Date: 4 February 2018
Did you know cancer affects one in four South Africans, through diagnosis of family, friends, colleagues or self? The latest Stats SA figures shows a steady increase in deaths attributable to cancer from 5.6% in 2006 to 9.1% in 2015. Worldwide cases of cancer are predicted to reach 21.7 million by 2030.
Show your support towards healthy living on World Cancer Day by downloading and printing out the PDF below and sharing your message on social media with hashtags #MeAsWell, #WorldCancerDay and #WeCanICan. Whether you are a survivor, a fighter or supporter, we want to know about you. Tell us how you are reducing the risk, fighting the fight or how you’ve overcome.
Click here to download the PDF.
WORLD CANCER DAY INTERVIEWS:
If you missed any of the informative and inspiring interviews from experts and survivors, download the podcasts below:
INSPIRE ACTION, TAKE ACTION:
Choose to live healthy today
Everyone can take steps to reduce their risk of cancer by choosing healthy options including quitting smoking, keeping physically active and choosing healthy food and drinks.
Tobacco use is the single largest preventable cause of cancer globally. Quitting smoking will have a major positive impact on an individual’s health and that of their families and friends. The good news is that quitting at any age is beneficial, increasing life expectancy and improving quality of life.
Individuals can also reduce their risk of many common cancers by maintaining a healthy weight, and making physical activity part of their everyday lives. Being overweight or obese increases the risk of ten cancers - bowel, breast, uterine, ovarian, pancreatic, oesophagus, kidney, liver, advanced prostate and gallbladder cancers.
Specific changes to a person’s diet can also make a difference – for example, individuals can limit their intake of red meat and avoid processed meat.
Alcohol is also strongly linked with an increased risk of several cancers. Reducing alcohol consumption decreases the risk of cancers of the mouth, pharynx, larynx, oesophagus, bowel, liver and breast.
Overall, more than a third of common cancers could be prevented by a healthy diet, being physically active and maintaining a healthy body weight. Reducing exposure to ultraviolet (UV) radiation from the sun and other sources, such as solariums, is also important to reduce the risk of many skin cancers.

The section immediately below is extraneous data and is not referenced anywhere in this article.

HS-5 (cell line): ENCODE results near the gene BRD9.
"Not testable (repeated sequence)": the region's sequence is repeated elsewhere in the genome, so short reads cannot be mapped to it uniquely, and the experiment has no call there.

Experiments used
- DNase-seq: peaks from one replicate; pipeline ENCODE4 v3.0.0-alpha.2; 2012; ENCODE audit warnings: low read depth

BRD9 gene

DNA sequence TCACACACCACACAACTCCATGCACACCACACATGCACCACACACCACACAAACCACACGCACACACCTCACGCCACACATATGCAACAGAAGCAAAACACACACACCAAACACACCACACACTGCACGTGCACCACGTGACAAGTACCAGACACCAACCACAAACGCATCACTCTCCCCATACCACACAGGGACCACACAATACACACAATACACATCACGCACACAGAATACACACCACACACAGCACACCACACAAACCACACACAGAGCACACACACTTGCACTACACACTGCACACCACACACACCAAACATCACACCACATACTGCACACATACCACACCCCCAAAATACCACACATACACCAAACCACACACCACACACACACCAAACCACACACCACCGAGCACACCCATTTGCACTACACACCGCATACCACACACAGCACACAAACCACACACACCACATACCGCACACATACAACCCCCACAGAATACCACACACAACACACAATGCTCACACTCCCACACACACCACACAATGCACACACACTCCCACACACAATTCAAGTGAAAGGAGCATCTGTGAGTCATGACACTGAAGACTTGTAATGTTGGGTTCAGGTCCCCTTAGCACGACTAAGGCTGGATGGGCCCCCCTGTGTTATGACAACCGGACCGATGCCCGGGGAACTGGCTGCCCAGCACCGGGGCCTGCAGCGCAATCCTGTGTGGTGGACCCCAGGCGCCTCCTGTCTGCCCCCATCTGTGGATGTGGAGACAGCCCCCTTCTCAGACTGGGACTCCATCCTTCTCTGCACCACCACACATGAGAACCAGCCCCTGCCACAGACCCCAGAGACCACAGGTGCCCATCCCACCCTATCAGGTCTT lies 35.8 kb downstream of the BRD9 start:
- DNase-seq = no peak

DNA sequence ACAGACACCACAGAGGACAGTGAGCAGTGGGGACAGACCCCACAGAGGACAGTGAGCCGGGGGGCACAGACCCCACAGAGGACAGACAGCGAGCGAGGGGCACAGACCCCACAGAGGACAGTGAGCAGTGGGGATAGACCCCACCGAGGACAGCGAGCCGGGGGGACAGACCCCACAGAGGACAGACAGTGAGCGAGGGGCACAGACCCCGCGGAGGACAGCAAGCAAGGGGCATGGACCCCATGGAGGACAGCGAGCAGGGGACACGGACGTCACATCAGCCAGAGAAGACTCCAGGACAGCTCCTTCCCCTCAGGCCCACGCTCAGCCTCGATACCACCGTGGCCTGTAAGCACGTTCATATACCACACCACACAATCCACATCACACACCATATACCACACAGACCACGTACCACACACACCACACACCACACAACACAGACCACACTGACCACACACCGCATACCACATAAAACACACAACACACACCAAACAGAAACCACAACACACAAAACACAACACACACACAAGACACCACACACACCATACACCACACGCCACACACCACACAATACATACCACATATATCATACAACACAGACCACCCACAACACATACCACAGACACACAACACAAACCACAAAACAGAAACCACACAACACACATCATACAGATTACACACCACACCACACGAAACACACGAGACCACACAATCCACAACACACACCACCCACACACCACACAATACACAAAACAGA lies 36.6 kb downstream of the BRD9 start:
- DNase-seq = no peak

Go for regular check ups
Diagnosing cancer isn’t always easy – not all cancers show early signs and symptoms and other warning signs appear quite late when the cancer is advanced.
However, for a number of cancers, increasing awareness of signs and symptoms and the importance of timely treatment has been shown to improve survival from cancer. This is because finding cancer early almost always makes it easier to treat or even cure. In fact, recent figures from the United Kingdom for example, have found that for eight common cancers - bladder, bowel, breast, cervical, womb, malignant melanoma, ovarian and testicular cancers - survival is three times higher when cancer is diagnosed early.
Support those affected
Support from friends, families, employers and colleagues can help a person living with cancer better adjust to the changes cancer brings and help to improve their quality of life. For some people, support may be needed over many years after the initial diagnosis as they continue to live with the physical and emotional impacts of cancer, even when treatment is finished.
For many, one of the longest lasting and most devastating consequences of a cancer diagnosis is its affect on sexual health and wellbeing; health professionals and cancer support services can help support these patients to improve their quality of life and that of their partners.
Changes in emotional intimacy can also be assuaged with open and honest conversations between partners.
Giving hope and support to someone living with cancer can make a big difference in their lives.
Spread the word
Cancer survivors can give hope to those newly diagnosed with cancer. By sharing their experiences, people living with the disease can play an important role in increasing knowledge about cancer prevention and the importance of early detection. Importantly, they can also give hope and support to others affected by the disease, and reduce fear around the challenges of returning to their everyday life after cancer.
The participation of cancer patients and their families in decision-making around cancer policies and programmes can foster a holistic approach to cancer care.
Individuals can be part of the conversation through engaging in public campaigns, communicating with decision-makers, and joining with consumer support groups to ensure the patient perspective is heard. In this way, cancer patients and their families can inspire change by helping define the issues that matter to them and advocate for measures to address these.
By making their voice heard and being part of the conversation on cancer, individuals can be powerful agents of influence, change and hope for all people affected by the disease.
A little goes a long way… CANSA helps educate communities like yours, throughout SA, regarding screening options available; the symptoms of cancer and how to reduce cancer risk every day. They also provide care and support to those affected by cancer. See how you can make a difference here: http://www.cansa.org.za/